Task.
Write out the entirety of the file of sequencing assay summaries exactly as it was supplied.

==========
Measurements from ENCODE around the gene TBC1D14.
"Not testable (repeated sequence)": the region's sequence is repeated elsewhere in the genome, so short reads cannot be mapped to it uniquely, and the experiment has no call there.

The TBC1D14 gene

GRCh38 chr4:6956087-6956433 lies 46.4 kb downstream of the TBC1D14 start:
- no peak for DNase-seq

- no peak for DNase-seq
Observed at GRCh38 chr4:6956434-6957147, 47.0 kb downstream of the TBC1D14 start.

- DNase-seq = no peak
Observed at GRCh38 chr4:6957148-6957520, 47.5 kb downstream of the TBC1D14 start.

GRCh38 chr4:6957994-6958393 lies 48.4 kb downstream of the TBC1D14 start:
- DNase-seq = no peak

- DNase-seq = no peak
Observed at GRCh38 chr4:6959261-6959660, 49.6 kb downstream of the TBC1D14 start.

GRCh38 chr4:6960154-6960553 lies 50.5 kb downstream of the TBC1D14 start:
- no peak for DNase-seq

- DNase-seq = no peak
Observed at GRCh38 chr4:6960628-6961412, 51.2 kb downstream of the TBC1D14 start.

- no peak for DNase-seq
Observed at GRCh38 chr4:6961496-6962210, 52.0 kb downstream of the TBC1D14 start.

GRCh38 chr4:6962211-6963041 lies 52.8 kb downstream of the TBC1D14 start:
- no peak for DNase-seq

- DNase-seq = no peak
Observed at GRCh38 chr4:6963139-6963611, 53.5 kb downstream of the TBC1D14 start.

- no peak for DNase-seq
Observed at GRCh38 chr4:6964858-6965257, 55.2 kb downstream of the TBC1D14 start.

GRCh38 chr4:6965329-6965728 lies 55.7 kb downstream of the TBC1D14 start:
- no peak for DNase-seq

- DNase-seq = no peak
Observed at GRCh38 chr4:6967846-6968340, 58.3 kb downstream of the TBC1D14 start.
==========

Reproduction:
Measurements from ENCODE around the gene TBC1D14.
"Not testable (repeated sequence)": the region's sequence is repeated elsewhere in the genome, so short reads cannot be mapped to it uniquely, and the experiment has no call there.

The TBC1D14 gene

GRCh38 chr4:6956087-6956433 lies 46.4 kb downstream of the TBC1D14 start:
- no peak for DNase-seq

- no peak for DNase-seq
Observed at GRCh38 chr4:6956434-6957147, 47.0 kb downstream of the TBC1D14 start.

- DNase-seq = no peak
Observed at GRCh38 chr4:6957148-6957520, 47.5 kb downstream of the TBC1D14 start.

GRCh38 chr4:6957994-6958393 lies 48.4 kb downstream of the TBC1D14 start:
- DNase-seq = no peak

- DNase-seq = no peak
Observed at GRCh38 chr4:6959261-6959660, 49.6 kb downstream of the TBC1D14 start.

GRCh38 chr4:6960154-6960553 lies 50.5 kb downstream of the TBC1D14 start:
- no peak for DNase-seq

- DNase-seq = no peak
Observed at GRCh38 chr4:6960628-6961412, 51.2 kb downstream of the TBC1D14 start.

- no peak for DNase-seq
Observed at GRCh38 chr4:6961496-6962210, 52.0 kb downstream of the TBC1D14 start.

GRCh38 chr4:6962211-6963041 lies 52.8 kb downstream of the TBC1D14 start:
- no peak for DNase-seq

- DNase-seq = no peak
Observed at GRCh38 chr4:6963139-6963611, 53.5 kb downstream of the TBC1D14 start.

- no peak for DNase-seq
Observed at GRCh38 chr4:6964858-6965257, 55.2 kb downstream of the TBC1D14 start.

GRCh38 chr4:6965329-6965728 lies 55.7 kb downstream of the TBC1D14 start:
- no peak for DNase-seq

- DNase-seq = no peak
Observed at GRCh38 chr4:6967846-6968340, 58.3 kb downstream of the TBC1D14 start.